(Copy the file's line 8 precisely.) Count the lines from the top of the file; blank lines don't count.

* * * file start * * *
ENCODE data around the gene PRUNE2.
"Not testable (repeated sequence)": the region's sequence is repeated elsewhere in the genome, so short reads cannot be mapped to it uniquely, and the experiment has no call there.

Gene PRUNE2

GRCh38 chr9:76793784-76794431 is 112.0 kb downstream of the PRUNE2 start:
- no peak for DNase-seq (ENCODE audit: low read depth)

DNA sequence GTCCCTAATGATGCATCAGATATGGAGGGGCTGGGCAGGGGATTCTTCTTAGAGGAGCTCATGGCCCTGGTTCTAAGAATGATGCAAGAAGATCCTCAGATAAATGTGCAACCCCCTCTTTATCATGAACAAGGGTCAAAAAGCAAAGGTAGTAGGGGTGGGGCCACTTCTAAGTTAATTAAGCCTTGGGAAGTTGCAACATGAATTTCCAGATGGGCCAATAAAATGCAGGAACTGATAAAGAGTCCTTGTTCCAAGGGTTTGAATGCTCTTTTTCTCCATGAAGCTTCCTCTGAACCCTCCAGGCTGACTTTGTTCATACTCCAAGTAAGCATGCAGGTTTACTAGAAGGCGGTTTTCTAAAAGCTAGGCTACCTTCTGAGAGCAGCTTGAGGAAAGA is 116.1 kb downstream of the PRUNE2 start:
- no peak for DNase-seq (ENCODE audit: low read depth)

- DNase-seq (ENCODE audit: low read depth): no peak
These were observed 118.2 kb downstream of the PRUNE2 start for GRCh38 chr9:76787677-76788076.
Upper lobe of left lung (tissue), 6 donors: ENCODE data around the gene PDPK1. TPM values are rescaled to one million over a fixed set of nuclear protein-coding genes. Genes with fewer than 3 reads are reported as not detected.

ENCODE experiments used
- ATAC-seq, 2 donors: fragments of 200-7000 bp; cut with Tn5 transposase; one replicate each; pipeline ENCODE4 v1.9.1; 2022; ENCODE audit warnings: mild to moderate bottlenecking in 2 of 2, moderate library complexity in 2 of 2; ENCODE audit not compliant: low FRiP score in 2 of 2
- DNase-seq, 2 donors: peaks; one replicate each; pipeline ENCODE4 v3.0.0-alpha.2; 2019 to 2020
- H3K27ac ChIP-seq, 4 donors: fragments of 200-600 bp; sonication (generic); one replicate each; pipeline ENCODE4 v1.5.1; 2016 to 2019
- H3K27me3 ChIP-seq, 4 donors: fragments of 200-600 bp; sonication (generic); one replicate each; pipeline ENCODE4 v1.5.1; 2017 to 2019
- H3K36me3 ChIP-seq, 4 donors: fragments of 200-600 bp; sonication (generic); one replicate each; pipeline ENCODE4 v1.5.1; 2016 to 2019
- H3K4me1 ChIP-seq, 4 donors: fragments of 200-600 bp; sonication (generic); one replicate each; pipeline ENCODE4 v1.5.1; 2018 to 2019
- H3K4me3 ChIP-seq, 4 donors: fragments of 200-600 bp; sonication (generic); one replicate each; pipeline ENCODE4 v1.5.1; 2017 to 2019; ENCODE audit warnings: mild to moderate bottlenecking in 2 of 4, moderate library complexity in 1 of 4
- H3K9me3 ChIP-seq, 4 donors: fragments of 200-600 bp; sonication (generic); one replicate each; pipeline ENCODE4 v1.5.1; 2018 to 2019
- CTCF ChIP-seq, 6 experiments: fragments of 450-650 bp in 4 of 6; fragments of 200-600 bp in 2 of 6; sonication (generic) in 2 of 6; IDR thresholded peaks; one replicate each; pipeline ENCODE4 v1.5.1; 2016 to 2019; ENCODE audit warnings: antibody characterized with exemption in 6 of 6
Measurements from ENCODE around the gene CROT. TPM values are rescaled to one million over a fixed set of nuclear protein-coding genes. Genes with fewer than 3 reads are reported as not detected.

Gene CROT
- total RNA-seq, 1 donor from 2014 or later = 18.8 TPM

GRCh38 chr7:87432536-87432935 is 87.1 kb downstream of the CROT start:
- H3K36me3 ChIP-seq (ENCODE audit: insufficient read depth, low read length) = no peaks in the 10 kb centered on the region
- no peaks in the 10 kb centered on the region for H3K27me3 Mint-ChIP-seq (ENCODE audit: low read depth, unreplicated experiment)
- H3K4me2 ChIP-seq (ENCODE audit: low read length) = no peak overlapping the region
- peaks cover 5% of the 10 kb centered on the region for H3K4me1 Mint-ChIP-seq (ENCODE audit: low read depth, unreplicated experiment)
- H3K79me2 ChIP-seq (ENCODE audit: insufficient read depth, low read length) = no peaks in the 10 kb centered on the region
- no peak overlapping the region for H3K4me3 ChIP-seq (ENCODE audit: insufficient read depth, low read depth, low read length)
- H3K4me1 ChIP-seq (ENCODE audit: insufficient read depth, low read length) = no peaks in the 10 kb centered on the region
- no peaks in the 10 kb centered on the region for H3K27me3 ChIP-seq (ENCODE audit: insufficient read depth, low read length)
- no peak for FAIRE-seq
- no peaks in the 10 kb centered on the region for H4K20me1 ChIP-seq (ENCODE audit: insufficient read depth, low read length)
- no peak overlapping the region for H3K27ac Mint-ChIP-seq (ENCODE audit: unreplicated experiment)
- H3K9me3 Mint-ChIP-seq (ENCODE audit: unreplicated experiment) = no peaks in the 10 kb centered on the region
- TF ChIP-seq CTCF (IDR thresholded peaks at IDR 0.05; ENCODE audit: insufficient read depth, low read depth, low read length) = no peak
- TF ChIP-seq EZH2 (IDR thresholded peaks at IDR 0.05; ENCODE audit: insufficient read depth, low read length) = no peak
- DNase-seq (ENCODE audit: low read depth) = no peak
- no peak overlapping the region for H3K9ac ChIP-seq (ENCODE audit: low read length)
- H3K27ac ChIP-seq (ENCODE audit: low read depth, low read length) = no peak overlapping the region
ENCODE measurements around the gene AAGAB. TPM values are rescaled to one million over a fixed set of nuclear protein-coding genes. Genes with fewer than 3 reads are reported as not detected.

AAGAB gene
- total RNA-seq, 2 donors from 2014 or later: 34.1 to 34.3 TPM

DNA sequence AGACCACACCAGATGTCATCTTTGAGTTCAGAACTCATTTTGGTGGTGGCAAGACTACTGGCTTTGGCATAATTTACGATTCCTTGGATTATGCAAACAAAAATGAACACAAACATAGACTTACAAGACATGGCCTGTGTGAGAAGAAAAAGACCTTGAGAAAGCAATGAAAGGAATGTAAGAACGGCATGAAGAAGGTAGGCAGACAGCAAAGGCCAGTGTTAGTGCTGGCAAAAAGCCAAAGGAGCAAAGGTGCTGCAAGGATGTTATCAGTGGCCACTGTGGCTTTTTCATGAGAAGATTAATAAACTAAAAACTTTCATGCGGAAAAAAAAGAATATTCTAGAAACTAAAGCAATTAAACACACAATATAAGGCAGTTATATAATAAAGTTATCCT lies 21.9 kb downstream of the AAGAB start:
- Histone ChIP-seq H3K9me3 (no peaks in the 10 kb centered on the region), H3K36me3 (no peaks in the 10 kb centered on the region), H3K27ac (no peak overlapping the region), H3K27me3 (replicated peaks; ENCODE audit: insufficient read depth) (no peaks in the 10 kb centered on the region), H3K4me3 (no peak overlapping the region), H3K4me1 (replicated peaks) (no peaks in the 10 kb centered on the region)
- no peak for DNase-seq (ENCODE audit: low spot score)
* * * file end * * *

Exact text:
- DNase-seq (ENCODE audit: low read depth): no peak